“They had headaches with me,” he said of the label, laughing.

The ‘97 economic crisis spelled the end of Eastern Sky.

A year later he started Stylish Nonsense with Yuttana “June” Kalambaheti, a drummer both wild and gentle who could be mistaken for Animal from The Muppet Show. It was a time when electronic music was taking off due to its low production costs.

They experimented with synthesizing, cutting and pasting, emulating drums and making effects. Like the way he listens to music, Pok starts playing different chords that sound strange and unnatural.

“At first it sounds weird, and then later when you play it frequently, you start getting acquainted with it,” he said of his method for both listening to and making music.

June and Pok still play regular gigs, either in T-shirts or lovely dresses, that can range from semi-conventional music to dissonant noise. It's like Russian Roulette for sensitive ears. In September they played a month's worth of European dates.

 

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Wannarit 'Pok' Pongprayoon and Yuttana 'June' Kalambaheti perform as Stylish Nonsense at a February 2014 show. Photo: Courtesy Stylish Nonsense

 

Pok has preached his gospel of the unconventional. For “The World May Never Know,” he invited the musicians of Srirajah Rockers to play in a strange setting with different instruments arranged for the musicians.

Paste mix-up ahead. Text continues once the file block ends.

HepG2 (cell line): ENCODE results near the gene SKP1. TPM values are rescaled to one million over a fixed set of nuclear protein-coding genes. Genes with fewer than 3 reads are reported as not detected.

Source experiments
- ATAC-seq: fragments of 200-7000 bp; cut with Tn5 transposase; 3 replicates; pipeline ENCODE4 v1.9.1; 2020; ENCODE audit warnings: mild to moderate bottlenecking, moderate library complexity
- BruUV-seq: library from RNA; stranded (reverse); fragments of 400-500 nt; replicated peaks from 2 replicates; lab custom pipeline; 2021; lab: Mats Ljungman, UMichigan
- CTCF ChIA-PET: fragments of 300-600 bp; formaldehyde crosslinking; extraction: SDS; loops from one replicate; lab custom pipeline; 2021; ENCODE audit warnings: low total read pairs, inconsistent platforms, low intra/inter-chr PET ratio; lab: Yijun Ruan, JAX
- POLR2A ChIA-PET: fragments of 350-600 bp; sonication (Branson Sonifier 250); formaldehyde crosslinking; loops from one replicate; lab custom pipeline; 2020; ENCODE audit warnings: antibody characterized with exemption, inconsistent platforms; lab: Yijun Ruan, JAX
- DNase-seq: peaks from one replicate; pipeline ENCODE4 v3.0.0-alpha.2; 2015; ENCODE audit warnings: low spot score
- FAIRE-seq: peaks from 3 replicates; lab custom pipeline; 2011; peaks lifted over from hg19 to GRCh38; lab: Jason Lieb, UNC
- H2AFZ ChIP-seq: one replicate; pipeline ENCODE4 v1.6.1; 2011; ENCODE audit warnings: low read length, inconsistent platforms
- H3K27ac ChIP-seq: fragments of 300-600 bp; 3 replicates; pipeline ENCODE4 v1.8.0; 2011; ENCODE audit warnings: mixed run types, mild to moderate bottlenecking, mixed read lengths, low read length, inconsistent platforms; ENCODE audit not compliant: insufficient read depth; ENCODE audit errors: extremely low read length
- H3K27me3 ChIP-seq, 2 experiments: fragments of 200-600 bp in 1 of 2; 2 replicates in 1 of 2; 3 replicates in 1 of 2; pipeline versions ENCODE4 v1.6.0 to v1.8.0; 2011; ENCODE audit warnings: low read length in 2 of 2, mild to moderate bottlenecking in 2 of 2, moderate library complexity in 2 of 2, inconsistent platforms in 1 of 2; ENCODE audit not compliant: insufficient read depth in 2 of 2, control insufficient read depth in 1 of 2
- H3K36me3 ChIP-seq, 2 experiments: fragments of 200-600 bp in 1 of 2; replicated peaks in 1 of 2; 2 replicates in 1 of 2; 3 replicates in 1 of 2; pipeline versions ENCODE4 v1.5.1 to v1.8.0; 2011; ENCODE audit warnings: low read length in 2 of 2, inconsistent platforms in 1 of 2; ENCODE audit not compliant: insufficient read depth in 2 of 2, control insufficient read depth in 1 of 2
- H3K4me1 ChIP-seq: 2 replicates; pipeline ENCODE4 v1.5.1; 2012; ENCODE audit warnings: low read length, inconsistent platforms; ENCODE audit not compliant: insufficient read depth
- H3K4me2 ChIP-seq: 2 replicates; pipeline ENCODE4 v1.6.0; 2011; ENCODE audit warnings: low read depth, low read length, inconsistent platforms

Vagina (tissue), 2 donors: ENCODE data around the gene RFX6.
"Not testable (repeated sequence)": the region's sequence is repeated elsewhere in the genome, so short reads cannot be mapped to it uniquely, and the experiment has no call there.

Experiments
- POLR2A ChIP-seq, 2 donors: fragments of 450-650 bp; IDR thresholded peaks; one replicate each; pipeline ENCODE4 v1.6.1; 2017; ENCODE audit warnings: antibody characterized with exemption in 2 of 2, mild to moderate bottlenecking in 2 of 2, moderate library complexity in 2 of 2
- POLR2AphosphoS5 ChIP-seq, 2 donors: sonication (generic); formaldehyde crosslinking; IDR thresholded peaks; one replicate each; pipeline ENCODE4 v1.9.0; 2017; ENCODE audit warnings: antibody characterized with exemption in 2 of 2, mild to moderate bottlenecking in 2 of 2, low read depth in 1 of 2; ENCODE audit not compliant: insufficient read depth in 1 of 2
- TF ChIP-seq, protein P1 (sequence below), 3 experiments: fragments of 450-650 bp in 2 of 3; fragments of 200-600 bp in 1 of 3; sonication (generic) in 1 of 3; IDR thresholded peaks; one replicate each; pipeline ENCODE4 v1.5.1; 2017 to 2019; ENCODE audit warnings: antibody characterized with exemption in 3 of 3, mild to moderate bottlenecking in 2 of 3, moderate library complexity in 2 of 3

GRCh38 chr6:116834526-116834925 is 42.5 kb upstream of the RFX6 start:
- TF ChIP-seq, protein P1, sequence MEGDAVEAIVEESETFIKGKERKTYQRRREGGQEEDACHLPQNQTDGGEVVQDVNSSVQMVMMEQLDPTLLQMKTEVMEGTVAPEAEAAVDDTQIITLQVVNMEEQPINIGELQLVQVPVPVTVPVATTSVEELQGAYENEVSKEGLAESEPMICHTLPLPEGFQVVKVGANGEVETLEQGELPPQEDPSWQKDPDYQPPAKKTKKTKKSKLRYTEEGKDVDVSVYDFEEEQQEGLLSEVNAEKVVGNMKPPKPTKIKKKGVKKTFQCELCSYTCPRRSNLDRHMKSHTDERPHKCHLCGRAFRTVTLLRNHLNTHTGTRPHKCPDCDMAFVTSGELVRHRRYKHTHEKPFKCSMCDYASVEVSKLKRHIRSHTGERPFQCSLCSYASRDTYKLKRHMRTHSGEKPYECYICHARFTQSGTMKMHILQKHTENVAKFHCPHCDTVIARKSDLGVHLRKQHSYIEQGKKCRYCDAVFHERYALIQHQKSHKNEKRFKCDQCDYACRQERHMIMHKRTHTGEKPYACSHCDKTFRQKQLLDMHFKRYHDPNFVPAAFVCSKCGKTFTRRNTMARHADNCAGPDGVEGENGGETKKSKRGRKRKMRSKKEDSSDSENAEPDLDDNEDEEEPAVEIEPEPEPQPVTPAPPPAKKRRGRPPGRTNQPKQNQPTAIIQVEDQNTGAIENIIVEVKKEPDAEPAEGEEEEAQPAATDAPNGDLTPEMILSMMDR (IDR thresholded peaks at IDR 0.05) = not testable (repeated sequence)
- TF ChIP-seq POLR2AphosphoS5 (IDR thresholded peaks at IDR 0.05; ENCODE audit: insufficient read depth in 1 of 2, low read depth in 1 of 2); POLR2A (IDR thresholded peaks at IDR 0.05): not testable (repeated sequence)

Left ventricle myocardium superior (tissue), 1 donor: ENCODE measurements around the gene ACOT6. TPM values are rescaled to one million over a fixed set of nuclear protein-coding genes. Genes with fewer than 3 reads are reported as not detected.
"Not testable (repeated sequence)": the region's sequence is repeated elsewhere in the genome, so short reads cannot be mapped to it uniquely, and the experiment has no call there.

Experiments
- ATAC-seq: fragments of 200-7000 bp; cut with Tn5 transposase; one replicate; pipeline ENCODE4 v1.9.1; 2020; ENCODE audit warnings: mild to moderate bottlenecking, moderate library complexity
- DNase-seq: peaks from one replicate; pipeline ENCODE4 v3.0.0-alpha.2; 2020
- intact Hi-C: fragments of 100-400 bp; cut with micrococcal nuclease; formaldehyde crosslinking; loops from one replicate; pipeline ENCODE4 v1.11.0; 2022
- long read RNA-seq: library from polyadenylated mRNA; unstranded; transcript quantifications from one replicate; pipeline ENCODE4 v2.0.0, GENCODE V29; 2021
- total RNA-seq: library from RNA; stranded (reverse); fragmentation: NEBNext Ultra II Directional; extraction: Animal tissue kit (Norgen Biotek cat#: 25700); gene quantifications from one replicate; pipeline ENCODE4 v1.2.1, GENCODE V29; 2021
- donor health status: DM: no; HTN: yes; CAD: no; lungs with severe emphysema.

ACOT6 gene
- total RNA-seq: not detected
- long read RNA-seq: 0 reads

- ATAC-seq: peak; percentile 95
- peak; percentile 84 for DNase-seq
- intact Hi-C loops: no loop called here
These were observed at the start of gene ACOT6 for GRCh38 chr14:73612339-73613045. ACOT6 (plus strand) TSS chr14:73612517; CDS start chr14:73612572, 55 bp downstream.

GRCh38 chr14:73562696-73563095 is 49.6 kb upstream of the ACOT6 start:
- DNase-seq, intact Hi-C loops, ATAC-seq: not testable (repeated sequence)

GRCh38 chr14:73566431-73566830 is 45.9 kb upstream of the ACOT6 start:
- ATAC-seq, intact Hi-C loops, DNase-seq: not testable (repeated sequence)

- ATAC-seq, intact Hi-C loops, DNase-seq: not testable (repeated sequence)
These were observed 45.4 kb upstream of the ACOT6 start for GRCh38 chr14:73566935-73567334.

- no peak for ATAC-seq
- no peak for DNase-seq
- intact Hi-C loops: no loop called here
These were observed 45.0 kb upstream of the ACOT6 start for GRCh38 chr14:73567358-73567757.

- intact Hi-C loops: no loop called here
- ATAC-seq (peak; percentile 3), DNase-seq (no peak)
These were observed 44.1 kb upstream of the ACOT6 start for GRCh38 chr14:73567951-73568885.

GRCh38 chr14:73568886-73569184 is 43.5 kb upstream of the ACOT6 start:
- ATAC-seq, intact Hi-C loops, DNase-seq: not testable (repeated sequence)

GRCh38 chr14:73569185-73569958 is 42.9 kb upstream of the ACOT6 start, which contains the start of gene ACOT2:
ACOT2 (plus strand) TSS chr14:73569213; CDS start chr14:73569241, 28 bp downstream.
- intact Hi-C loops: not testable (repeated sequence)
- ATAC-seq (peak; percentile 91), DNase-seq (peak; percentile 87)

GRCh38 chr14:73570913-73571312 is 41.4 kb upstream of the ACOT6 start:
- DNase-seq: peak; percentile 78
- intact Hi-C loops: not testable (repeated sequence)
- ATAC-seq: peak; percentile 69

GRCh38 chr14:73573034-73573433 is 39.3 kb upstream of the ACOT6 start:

“Some bands can’t do this,” Pok said. “They think to play music, they need to have a set of equipment and instruments and be on a stage.”

Dave Crimaldi, underground music blogger and the titular Rock Philosopher, says very few people could do what Pok has; supporting independent musicians without quitting to have children or because they couldn’t keep it going.

 

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Wannarit 'Pok' Pongprayoon at rest in a photo posted online Sept. 1. Photo: Courtesy Stylish Nonsense

Prophet Without Profit

The “nonprofit” part of Panda Records means just that. It’s struggled to make money from the start.

“Panda Records doesn’t believe in capitalism, they do it for the love of the music, making just enough money to sustain themselves,” said Piyapong Muenprasertdee, co-founder of a new indie streaming music service in Thailand called Fungjai. Piyapong believes Pok has created a small but strong community on the principle music should be dictated by musicians, not record companies.

After making an album and getting it out to different locations, Pok would call retailers who’d never heard of them to find out if any had sold from the box sent, and ask for some money if they did.

“Sometimes they said the records were being sold, but then later discovered the whole box under the table,” Pok said. “That’s Thailand!” Again, the reflexive laugh punctuates the absurdity.

“With big labels, it takes them one day to sell thousands of copies. With us, it’s three years!” When I asked him how strange that was, he cracked up and said, “Strange!”